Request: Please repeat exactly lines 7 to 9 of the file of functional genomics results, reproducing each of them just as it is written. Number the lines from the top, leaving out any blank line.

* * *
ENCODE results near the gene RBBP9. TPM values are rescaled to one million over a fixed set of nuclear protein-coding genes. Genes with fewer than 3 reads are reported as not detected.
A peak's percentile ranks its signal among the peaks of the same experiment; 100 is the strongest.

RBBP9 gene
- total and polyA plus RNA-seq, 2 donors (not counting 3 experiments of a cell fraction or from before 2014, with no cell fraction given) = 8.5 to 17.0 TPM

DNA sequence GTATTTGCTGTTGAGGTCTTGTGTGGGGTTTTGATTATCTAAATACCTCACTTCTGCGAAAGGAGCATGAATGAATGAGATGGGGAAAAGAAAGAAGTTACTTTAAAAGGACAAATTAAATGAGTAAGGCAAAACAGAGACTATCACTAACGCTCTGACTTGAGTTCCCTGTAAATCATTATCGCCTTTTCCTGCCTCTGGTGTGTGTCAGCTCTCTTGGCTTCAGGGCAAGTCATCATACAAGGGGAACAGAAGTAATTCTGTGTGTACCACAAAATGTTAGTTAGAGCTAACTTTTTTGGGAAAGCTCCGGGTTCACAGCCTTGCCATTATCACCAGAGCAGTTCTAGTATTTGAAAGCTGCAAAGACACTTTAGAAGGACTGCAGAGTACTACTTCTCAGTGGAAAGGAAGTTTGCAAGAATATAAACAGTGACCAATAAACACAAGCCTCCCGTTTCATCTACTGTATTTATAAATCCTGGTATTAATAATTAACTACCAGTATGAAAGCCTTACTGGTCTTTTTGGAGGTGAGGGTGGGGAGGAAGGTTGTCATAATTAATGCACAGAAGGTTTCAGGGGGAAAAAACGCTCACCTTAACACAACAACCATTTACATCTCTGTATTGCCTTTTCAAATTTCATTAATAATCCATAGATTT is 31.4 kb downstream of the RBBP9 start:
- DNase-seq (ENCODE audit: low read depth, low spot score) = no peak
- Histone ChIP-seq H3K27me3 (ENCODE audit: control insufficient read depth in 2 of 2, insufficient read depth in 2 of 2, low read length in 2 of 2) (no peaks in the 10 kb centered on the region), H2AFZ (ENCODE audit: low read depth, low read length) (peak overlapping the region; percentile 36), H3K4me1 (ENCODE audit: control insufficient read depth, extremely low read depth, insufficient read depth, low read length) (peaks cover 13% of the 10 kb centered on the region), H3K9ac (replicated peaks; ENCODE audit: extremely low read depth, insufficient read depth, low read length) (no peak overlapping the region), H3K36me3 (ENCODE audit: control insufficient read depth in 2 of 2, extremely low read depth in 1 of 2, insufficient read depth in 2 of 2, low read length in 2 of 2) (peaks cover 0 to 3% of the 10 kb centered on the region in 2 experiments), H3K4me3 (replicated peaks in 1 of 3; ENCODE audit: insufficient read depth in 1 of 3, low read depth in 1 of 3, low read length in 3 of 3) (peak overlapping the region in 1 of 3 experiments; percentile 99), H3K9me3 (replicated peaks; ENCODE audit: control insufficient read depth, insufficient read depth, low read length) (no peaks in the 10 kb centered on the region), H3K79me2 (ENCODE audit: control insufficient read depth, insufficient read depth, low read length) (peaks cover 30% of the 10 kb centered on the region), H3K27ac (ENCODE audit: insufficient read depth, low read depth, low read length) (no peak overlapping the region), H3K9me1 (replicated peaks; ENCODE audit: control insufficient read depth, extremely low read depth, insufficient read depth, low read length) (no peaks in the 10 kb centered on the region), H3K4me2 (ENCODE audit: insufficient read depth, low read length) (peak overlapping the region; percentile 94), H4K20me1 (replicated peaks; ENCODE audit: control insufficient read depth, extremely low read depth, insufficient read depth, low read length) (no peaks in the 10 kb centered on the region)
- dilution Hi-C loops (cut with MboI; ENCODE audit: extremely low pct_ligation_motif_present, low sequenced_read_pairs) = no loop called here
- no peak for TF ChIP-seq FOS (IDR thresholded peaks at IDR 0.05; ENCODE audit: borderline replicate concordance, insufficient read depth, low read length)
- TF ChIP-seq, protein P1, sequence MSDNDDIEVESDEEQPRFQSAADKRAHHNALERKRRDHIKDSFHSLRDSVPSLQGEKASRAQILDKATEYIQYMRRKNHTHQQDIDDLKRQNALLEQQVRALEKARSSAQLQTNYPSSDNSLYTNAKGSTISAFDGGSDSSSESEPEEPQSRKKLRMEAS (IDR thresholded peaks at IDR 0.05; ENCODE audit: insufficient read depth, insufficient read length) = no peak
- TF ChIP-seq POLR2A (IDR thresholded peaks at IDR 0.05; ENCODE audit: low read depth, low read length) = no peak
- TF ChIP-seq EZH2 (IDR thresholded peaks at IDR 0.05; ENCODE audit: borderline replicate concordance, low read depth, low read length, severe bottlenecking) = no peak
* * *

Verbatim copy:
- Histone ChIP-seq H3K27me3 (ENCODE audit: control insufficient read depth in 2 of 2, insufficient read depth in 2 of 2, low read length in 2 of 2) (no peaks in the 10 kb centered on the region), H2AFZ (ENCODE audit: low read depth, low read length) (peak overlapping the region; percentile 36), H3K4me1 (ENCODE audit: control insufficient read depth, extremely low read depth, insufficient read depth, low read length) (peaks cover 13% of the 10 kb centered on the region), H3K9ac (replicated peaks; ENCODE audit: extremely low read depth, insufficient read depth, low read length) (no peak overlapping the region), H3K36me3 (ENCODE audit: control insufficient read depth in 2 of 2, extremely low read depth in 1 of 2, insufficient read depth in 2 of 2, low read length in 2 of 2) (peaks cover 0 to 3% of the 10 kb centered on the region in 2 experiments), H3K4me3 (replicated peaks in 1 of 3; ENCODE audit: insufficient read depth in 1 of 3, low read depth in 1 of 3, low read length in 3 of 3) (peak overlapping the region in 1 of 3 experiments; percentile 99), H3K9me3 (replicated peaks; ENCODE audit: control insufficient read depth, insufficient read depth, low read length) (no peaks in the 10 kb centered on the region), H3K79me2 (ENCODE audit: control insufficient read depth, insufficient read depth, low read length) (peaks cover 30% of the 10 kb centered on the region), H3K27ac (ENCODE audit: insufficient read depth, low read depth, low read length) (no peak overlapping the region), H3K9me1 (replicated peaks; ENCODE audit: control insufficient read depth, extremely low read depth, insufficient read depth, low read length) (no peaks in the 10 kb centered on the region), H3K4me2 (ENCODE audit: insufficient read depth, low read length) (peak overlapping the region; percentile 94), H4K20me1 (replicated peaks; ENCODE audit: control insufficient read depth, extremely low read depth, insufficient read depth, low read length) (no peaks in the 10 kb centered on the region)
- dilution Hi-C loops (cut with MboI; ENCODE audit: extremely low pct_ligation_motif_present, low sequenced_read_pairs) = no loop called here
- no peak for TF ChIP-seq FOS (IDR thresholded peaks at IDR 0.05; ENCODE audit: borderline replicate concordance, insufficient read depth, low read length)